In the age of digital streaming and on-demand cable television, fewer shows are managing to stave off elimination despite the unparalleled access many viewers have to endless catalogs of available programming.
While the daytime drama has long been a benchmark and a tool for networks to fill daytime timeslots with appealing content, only a handful have sustained the rigors of the television rating monster. Two soap opera series that can flex their muscles better than others include “The Young and the Restless” and the longest-running soap in production, “General Hospital.”
Still airing 46 years after it premiered on March 26, 1973, “The Young and the Restless” continues to be a driving force for CBS. A series regular since her debut on the drama, Melody Thomas Scott has portrayed Nikki since 1981. Thomas spoke to Fox News about the show’s ability to remain relevant for nearly a half-century.
“Well, of course, we love when people grow up with it because that just creates another generation of fan and it keeps going and going and going. We’re very fortunate,” said Scott, 63, who recently celebrated her 40th anniversary as a cast member. “They said I’d never last, and yet here we are 40 years later,” she added.
Scott felt it necessary to tout the show’s longevity, considering many of its counterparts have come and gone in the years since its inception, and viewers have been born and bred watching the countless romances and storylines surrounding its characters.
“There are only four soaps on the air anymore. There used to be 17. So we’re very proud to still be number one and still be on the air. And I think there are reasons that we are still on the air, if I do say so myself – nothing to do with me,” Scott quipped.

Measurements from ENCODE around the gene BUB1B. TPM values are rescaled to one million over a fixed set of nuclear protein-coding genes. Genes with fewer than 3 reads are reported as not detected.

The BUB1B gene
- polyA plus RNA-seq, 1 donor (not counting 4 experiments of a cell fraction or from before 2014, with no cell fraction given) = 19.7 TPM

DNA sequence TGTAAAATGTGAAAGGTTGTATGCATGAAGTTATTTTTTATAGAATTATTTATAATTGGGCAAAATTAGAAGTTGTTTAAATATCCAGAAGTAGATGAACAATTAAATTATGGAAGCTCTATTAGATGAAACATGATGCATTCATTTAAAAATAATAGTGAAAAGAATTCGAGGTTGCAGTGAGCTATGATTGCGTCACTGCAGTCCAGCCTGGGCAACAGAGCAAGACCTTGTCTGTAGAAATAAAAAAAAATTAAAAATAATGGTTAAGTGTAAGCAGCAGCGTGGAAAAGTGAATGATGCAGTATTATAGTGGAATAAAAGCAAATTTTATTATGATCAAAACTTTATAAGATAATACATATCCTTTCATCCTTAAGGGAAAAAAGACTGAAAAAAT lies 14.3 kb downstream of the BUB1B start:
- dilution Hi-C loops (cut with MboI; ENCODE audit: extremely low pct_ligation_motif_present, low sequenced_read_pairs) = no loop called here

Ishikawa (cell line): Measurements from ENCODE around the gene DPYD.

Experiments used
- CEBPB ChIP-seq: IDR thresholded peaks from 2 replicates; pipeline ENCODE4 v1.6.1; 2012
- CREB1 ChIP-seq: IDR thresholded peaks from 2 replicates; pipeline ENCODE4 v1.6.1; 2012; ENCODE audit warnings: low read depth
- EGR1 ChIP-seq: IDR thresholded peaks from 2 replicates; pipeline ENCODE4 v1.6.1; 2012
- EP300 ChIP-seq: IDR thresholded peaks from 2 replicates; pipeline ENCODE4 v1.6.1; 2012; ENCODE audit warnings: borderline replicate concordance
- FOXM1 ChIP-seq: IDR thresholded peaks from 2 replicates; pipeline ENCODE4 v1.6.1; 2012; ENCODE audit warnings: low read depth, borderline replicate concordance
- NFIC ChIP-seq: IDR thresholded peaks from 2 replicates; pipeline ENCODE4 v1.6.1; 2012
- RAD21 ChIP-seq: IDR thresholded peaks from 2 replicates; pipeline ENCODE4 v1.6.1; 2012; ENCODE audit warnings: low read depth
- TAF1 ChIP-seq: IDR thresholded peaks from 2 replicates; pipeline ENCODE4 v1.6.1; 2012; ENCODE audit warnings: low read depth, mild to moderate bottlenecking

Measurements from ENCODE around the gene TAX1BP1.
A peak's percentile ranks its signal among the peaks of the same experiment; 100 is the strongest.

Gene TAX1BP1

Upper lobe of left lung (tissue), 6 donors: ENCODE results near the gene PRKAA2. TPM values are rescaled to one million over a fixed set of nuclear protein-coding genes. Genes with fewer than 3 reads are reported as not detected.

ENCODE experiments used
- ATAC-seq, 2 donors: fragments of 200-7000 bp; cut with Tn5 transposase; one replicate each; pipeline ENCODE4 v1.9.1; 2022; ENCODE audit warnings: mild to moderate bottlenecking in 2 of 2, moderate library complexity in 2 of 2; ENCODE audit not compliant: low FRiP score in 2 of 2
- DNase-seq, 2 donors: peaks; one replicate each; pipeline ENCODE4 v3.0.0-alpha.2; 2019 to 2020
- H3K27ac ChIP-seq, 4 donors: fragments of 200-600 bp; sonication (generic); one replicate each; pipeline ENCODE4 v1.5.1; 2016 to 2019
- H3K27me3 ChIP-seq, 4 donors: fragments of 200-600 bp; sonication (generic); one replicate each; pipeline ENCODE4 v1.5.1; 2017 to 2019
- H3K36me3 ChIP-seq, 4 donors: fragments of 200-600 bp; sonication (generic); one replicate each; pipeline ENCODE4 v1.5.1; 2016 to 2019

“But it’s always been the finest and looks the most luscious, I think, than any other show. And the audience, they’re not sophisticated enough to say ‘Oh, well their lighting is better and their camera work is [better].’ They don’t know any of that. They just know that when they watch it, they love to look at the screen and see what everything is itself. And we have great actors and great writing.”
The Daytime Emmy-nominated actress said she has many memories of being a young performer in Hollywood and spending hours on Hollywood Boulevard – even pointing up to a second-floor window atop the Hollywood Museum where she recalled sitting up in a window seat watching the Christmas parade with her drama coach year after year.
“It was a different time. Los Angeles was a different city then. Yeah, there were hippies, but you know they were peaceful. There was nothing to be alarmed about,” Scott lamented. “It was just a more innocent time and nobody was really afraid of anything. And in Hollywood was still something exciting, something that everybody wanted to be a part of. And I felt so lucky.”
Still, Scott said her biggest career accomplishment is that she’s remained employed on “The Young and the Restless” for four decades.
“I suppose I should say my 40th anniversary of ‘Y&R,’ shouldn’t I?” Scott joked when pressed about her achievements. “I mean, it just happened and it was an amazingly wonderful time, wonderful day. I’m still writing thank you notes from all the gifts I got. So, that was an extreme highlight. But I’ve had so many wonderful breaks in my career and I started when I was three years old. I could start telling you names, TV shows way before you were born. It would mean nothing to you.”